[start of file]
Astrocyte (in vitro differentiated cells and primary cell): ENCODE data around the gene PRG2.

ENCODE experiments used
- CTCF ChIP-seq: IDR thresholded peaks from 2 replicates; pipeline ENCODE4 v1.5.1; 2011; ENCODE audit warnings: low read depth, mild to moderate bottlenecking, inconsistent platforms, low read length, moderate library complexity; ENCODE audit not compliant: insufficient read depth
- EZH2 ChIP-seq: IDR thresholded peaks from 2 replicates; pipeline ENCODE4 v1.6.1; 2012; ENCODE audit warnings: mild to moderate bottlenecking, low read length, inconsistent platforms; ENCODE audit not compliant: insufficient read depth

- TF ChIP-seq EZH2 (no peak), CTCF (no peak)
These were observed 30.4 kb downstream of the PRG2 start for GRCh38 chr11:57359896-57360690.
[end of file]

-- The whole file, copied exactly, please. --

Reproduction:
Astrocyte (in vitro differentiated cells and primary cell): ENCODE data around the gene PRG2.

ENCODE experiments used
- CTCF ChIP-seq: IDR thresholded peaks from 2 replicates; pipeline ENCODE4 v1.5.1; 2011; ENCODE audit warnings: low read depth, mild to moderate bottlenecking, inconsistent platforms, low read length, moderate library complexity; ENCODE audit not compliant: insufficient read depth
- EZH2 ChIP-seq: IDR thresholded peaks from 2 replicates; pipeline ENCODE4 v1.6.1; 2012; ENCODE audit warnings: mild to moderate bottlenecking, low read length, inconsistent platforms; ENCODE audit not compliant: insufficient read depth

- TF ChIP-seq EZH2 (no peak), CTCF (no peak)
These were observed 30.4 kb downstream of the PRG2 start for GRCh38 chr11:57359896-57360690.